Boban Marjanovic's size is impossible to ignore, but he's more than a novelty


Boban Marjanovic sometimes seems like a walking punch line. Not in a mean-spirited way, mind you — he’s far too charismatic to be teased, and far too good-natured to mind if he was. But the simple reality that he is probably the largest human being you will ever encounter is impossible to ignore. 

While his size remains his most important attribute as a player, Marjanovic has shown through the first three games of the Sixers’ first-round playoff series against the Nets that he is no joke.

He’s averaged 14.3 points and 6.3 rebounds in just 17.3 minutes per game this series. Thursday night in Brooklyn, he posted 14 points, made all eight of his foul shots during the Sixers' 131-115 win, and was so vital that Brett Brown inserted him into the game with five fouls and just under nine minutes to play.

It was a reasonable choice, too, given how much better the Sixers were playing with Marjanovic on the floor than Greg Monroe. Marjanovic, who fouled out with 7:05 left on a suspect offensive foul call, was a plus-18, while Monroe was a minus-9.  

The Nets haven’t had much success drawing Marjanovic away from the rim and exposing his lack of foot speed. He’s generally dropped deep in pick-and-roll coverage, giving the Sixers’ perimeter defenders time to recover when they fall a step behind, and he’s even survived on one or two switches against guards like D’Angelo Russell and Caris LeVert.

“I’m pretty tall, you know,” Marjanovic told reporters, an understatement. “The effect is my size. Sometimes just to be there, my size helps me to protect the basket. We work on that, we prepare for that … we must stick to the plan.”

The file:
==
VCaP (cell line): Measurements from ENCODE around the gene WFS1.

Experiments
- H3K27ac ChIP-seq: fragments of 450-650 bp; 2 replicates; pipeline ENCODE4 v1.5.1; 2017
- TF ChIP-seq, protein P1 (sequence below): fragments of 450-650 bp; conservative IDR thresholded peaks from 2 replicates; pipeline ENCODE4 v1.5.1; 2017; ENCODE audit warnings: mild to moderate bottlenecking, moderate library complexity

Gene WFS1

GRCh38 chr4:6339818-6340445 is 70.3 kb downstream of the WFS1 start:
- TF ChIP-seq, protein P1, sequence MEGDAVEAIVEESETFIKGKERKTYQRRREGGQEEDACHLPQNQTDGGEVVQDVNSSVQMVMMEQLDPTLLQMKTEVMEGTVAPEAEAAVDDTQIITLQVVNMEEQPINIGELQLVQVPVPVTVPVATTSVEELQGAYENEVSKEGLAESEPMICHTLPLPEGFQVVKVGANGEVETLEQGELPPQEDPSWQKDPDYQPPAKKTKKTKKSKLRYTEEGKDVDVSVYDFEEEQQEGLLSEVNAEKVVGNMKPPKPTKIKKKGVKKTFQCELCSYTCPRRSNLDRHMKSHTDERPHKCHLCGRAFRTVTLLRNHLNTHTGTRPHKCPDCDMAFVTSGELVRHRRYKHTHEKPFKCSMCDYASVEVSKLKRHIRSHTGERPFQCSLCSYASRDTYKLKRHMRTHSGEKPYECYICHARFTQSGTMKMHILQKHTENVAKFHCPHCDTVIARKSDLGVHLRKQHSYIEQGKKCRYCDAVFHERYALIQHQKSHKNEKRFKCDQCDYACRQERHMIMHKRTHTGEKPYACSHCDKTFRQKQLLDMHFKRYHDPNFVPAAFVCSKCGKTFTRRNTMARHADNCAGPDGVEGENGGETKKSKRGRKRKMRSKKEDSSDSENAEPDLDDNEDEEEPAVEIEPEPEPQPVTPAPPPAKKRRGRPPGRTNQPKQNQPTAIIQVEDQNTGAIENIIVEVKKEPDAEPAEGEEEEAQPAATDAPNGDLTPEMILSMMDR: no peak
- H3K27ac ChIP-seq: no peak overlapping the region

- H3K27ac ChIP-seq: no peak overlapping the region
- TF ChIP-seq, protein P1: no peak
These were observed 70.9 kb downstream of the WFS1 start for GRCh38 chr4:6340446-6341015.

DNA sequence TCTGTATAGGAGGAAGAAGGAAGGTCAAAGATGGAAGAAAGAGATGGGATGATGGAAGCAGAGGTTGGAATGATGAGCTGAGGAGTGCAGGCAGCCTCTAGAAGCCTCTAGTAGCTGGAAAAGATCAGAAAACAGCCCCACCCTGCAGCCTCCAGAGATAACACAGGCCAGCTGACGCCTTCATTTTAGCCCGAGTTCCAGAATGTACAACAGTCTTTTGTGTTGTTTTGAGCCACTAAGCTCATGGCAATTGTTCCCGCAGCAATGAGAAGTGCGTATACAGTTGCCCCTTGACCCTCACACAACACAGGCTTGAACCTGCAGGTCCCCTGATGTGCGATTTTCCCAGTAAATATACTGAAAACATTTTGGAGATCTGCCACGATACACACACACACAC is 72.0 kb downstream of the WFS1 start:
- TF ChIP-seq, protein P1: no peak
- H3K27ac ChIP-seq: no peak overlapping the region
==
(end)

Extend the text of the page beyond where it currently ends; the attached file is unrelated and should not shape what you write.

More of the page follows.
Brooklyn has shot a combined 5 for 13 against Marjanovic in Games 2 and 3, per The unlikely duo of Marjanovic and Monroe is not in Joel Embiid’s league defensively, but the idea of Marjanovic helping to hold down the fort if Embiid misses Game 4 shouldn’t be terrifying to the Sixers.

Marjanovic, though an historically efficient player, might eventually regress in these playoffs.

Monroe’s comment that Marjanovic “hasn’t missed from midrange since I’ve been here” is not a massive exaggeration. The odds are his jumper will cool off a little, and some of the shots the Nets are missing around the rim will start dropping.

In that event, Brown likes Mike Scott as a small-ball five contingency plan, as he showed Thursday. It appears rookie Jonah Bolden and Amir Johnson will not play significant playoff roles — although we would have said the same thing about Monroe a week or two ago.

For the time being, Brown can rely on Marjanovic. As Embiid’s absence highlighted, the 7-foot-3 Serbian — always eager to praise his teammates — is more than a mere novelty.

“We need to hold each other,” Marjanovic said. “Sometimes this happens — [Embiid] can be out or somebody else. We’re here together and we helped each other to get this win and play the game better and better.” 

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